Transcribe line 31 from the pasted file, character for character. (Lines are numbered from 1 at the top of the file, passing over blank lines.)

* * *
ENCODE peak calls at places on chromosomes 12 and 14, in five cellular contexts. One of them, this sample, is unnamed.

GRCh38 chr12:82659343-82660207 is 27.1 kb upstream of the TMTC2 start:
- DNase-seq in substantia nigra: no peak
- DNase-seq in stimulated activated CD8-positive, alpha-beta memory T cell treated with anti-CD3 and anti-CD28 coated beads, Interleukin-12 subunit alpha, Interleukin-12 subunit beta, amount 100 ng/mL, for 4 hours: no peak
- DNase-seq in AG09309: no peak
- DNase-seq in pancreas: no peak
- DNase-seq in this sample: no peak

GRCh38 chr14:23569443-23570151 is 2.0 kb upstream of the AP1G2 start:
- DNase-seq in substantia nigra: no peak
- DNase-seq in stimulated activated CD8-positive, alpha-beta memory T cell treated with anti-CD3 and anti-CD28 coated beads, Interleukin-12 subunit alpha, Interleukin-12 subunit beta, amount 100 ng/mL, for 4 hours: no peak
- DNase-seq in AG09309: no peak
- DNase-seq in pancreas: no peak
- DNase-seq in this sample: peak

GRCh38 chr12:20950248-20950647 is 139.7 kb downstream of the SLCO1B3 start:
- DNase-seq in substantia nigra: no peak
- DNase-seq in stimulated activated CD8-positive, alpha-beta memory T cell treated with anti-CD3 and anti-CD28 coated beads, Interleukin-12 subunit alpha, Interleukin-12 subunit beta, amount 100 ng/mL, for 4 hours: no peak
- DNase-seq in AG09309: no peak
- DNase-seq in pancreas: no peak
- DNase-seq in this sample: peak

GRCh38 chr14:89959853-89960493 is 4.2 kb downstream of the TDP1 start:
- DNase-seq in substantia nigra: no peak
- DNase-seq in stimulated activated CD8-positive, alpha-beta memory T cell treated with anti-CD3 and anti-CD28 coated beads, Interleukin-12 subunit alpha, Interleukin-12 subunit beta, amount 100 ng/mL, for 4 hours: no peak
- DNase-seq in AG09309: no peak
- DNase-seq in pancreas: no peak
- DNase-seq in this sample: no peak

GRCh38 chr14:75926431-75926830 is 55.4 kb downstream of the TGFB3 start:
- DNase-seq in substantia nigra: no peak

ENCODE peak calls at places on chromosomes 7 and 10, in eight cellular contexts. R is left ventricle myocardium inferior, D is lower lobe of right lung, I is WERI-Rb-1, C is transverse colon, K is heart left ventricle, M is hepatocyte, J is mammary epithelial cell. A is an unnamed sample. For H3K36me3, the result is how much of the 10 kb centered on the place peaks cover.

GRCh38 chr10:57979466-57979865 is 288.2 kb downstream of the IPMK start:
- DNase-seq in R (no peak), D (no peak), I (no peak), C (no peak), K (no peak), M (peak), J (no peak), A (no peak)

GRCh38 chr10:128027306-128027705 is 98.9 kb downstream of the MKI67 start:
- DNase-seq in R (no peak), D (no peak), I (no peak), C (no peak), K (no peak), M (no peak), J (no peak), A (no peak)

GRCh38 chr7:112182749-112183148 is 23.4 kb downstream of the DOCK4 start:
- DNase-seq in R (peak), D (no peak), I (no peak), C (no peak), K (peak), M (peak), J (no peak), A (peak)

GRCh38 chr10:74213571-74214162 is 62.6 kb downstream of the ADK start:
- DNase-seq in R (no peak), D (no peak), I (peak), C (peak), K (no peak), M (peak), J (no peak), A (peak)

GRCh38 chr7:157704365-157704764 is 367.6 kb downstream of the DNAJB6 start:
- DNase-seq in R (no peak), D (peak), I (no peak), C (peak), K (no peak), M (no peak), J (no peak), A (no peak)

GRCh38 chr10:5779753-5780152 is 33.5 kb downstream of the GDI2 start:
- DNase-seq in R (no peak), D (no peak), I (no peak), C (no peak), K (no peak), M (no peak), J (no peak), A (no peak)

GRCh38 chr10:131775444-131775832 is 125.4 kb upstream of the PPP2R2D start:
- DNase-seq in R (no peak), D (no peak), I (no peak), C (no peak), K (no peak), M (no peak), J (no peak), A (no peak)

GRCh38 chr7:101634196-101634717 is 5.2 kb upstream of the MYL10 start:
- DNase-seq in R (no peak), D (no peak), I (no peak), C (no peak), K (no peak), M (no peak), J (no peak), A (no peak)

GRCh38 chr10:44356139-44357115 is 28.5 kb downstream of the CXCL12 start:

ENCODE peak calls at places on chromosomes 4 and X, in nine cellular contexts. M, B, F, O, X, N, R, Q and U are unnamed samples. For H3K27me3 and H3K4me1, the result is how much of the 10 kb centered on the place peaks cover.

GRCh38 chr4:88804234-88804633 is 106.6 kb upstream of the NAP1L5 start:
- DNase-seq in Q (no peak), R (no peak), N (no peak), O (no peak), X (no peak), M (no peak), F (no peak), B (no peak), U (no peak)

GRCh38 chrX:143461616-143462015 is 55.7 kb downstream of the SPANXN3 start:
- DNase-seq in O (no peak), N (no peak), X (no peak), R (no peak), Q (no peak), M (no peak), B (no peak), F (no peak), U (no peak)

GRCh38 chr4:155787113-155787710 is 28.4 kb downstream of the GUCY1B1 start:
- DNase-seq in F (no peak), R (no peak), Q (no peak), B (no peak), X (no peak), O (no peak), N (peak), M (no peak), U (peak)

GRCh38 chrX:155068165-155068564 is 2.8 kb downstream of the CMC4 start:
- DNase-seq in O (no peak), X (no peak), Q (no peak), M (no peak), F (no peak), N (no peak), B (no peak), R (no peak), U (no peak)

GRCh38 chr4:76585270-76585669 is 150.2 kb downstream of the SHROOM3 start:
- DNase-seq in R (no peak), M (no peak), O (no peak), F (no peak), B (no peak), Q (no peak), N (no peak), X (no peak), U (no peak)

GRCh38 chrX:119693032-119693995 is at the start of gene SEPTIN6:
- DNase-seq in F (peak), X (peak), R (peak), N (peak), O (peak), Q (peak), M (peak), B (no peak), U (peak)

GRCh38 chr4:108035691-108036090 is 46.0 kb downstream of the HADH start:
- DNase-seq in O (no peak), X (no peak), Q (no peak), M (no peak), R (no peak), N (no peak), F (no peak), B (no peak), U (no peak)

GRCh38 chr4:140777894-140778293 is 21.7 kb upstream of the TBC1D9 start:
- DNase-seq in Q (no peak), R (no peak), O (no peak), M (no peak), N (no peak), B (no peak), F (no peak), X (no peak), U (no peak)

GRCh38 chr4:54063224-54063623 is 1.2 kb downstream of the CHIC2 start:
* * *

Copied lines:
GRCh38 chr10:128027306-128027705 is 98.9 kb downstream of the MKI67 start: